Gregory's revenge is equally raw. He breaks into Sloane's home and attacks his wife and then coldly calculates his own physical attack on Sloane in another brilliantly executed sequence. Sloane is shown in a doorway peering down at a pile of sand that Gregory has placed on the hall floor until he's distracted enough for Gregory to cosh him over the head. Both men are shown as equally cruel and cold when Holt intercuts from close ups to a great shot of the two men in the doorway as Gregory moves the inert Sloane.
However, after Gregory ties up Sloane and his wife he desperately searches, to no avail, for the key to the safe deposit box. Holt imbues this frustration with great psychological tension. A chiming Christmas ornament gets louder and louder on the soundtrack as he searches the home and Gregory momentarily pauses while looking at a painting of a girl, the metal ornament reflecting across it as the chime increases. It tracks his frustration to the point that he smashes the painting, losing his cool, his criminal identity fracturing under the pressure. Holt shows him sweeping bottles and glasses directly into the camera.
It's a psychologically tainted visual expression of Gregory's troubles, exacerbated by the arrival of the housekeeper who then calls the police when she discovers his presence. A brilliantly composed shot shows Gregory at the top of the stairs watching the housekeeper speaking to the police, with her turning to see him and in two close ups their brief exchange before he tears off out of the door and into the night.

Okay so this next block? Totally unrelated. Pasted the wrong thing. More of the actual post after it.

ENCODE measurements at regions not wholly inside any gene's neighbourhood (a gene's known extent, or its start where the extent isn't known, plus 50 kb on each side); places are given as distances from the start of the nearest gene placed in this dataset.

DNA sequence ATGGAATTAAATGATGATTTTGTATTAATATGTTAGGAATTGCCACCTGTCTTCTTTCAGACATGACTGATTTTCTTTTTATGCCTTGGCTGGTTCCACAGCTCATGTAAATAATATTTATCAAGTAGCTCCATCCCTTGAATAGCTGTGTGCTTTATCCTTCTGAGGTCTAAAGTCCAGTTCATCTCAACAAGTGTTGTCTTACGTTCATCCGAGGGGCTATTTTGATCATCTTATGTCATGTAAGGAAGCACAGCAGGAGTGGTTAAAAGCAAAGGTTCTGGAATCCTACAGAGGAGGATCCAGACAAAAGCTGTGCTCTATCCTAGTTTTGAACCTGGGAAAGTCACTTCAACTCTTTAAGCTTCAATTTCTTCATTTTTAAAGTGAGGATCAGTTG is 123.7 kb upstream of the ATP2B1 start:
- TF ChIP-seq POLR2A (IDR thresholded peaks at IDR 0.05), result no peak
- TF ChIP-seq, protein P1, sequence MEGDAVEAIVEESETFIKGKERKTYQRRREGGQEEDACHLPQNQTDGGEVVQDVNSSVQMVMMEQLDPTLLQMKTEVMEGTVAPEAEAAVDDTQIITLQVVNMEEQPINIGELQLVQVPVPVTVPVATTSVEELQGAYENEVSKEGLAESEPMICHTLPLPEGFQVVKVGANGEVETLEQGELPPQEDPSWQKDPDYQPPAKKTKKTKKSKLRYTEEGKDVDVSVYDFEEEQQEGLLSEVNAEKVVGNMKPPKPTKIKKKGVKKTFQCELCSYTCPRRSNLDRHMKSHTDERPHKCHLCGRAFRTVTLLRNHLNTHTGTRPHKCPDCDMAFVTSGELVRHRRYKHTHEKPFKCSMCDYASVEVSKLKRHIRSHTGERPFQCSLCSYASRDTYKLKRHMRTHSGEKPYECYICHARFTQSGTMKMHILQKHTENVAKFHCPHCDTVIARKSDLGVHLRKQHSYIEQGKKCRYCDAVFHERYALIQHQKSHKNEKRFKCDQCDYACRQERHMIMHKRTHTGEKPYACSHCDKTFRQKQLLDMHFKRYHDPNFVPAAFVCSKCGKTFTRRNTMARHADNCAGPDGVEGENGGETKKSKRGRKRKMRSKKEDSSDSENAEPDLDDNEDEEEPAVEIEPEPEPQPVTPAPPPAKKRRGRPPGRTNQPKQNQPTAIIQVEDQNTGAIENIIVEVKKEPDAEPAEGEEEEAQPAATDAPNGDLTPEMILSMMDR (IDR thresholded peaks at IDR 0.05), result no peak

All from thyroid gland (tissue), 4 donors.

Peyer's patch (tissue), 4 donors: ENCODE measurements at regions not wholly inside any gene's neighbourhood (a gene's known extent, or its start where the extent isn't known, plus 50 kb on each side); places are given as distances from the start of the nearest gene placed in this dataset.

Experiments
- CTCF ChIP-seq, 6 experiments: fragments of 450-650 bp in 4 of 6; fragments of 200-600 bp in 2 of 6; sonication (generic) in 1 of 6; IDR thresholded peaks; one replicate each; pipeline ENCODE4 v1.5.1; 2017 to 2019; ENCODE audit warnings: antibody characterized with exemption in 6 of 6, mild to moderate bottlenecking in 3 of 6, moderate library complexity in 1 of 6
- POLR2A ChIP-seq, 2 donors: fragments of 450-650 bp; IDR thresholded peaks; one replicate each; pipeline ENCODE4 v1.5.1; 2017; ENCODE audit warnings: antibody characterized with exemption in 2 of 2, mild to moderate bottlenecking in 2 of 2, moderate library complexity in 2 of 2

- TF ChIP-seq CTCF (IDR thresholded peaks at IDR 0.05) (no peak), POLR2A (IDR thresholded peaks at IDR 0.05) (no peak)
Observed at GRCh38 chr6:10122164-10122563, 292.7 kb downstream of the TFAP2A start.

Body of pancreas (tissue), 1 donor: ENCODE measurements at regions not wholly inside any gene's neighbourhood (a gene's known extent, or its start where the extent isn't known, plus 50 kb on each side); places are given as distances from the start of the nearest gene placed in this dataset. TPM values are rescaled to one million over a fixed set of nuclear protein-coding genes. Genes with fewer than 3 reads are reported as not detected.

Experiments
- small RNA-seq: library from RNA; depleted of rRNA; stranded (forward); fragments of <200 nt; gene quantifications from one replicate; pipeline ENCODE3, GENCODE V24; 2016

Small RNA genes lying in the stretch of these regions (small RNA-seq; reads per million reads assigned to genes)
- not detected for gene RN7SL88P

He turns to various associates: a nightclub owner who has gone straight and then shops him after he gets one of his hostesses, Rosa (Andree Melly sporting a rather unconvincing Irish accent), to harbour him overnight, and a criminal gang, led by Sullivan (a lovely cameo from a pre-Steptoe Harry H. Corbett), rejects him out of fear they will be tainted by associating with him. His escape from Rosa's flat is a well staged clamber across the rooftops at dawn after being woken by a cat, first shown prowling on a ledge in the foreground in another distinctive shot as the police arrive outside in the street.
Holt underlines the link between masculinity and the outcast or the transgressor with nationhood. When Gregory meets Sullivan the backdrop is Pall Mall and Mayfair, the city as an alienating presence when Sullivan informs Gregory that Sloane is dead and he has been elevated to the status of murderer.
He is now persona non grata, an isolated figure even in the criminal community where "nobody's gonna be on your side when it comes to doing much." It's then emphasised by Gregory's lonely figure walking away down the Mall. When Sullivan wishes him luck the film also continues its theme of fated goodwill that started with Sloane's 'be lucky' note in the apartment that greeted Gregory after his prison break out. It's a hollow form of luck that doesn't seem to do him any good at all and he is clearly a victim of fate right from the beginning.